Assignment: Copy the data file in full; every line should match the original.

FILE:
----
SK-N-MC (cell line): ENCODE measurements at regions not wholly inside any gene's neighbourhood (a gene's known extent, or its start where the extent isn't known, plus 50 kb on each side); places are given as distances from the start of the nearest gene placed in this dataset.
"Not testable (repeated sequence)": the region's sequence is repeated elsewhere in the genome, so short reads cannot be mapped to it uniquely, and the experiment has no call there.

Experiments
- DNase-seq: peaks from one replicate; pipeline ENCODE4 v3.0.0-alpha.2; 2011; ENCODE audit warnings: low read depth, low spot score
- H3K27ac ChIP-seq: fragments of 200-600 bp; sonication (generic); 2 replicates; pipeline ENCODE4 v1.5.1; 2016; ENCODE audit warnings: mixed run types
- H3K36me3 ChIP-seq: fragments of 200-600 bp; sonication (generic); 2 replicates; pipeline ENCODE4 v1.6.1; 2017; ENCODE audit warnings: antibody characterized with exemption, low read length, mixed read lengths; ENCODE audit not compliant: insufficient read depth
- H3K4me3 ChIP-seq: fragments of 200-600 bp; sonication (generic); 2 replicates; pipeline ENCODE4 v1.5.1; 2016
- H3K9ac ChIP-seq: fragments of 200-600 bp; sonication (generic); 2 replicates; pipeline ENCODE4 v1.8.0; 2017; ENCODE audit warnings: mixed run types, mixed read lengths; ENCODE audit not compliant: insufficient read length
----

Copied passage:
SK-N-MC (cell line): ENCODE measurements at regions not wholly inside any gene's neighbourhood (a gene's known extent, or its start where the extent isn't known, plus 50 kb on each side); places are given as distances from the start of the nearest gene placed in this dataset.
"Not testable (repeated sequence)": the region's sequence is repeated elsewhere in the genome, so short reads cannot be mapped to it uniquely, and the experiment has no call there.

Experiments
- DNase-seq: peaks from one replicate; pipeline ENCODE4 v3.0.0-alpha.2; 2011; ENCODE audit warnings: low read depth, low spot score
- H3K27ac ChIP-seq: fragments of 200-600 bp; sonication (generic); 2 replicates; pipeline ENCODE4 v1.5.1; 2016; ENCODE audit warnings: mixed run types
- H3K36me3 ChIP-seq: fragments of 200-600 bp; sonication (generic); 2 replicates; pipeline ENCODE4 v1.6.1; 2017; ENCODE audit warnings: antibody characterized with exemption, low read length, mixed read lengths; ENCODE audit not compliant: insufficient read depth
- H3K4me3 ChIP-seq: fragments of 200-600 bp; sonication (generic); 2 replicates; pipeline ENCODE4 v1.5.1; 2016
- H3K9ac ChIP-seq: fragments of 200-600 bp; sonication (generic); 2 replicates; pipeline ENCODE4 v1.8.0; 2017; ENCODE audit warnings: mixed run types, mixed read lengths; ENCODE audit not compliant: insufficient read length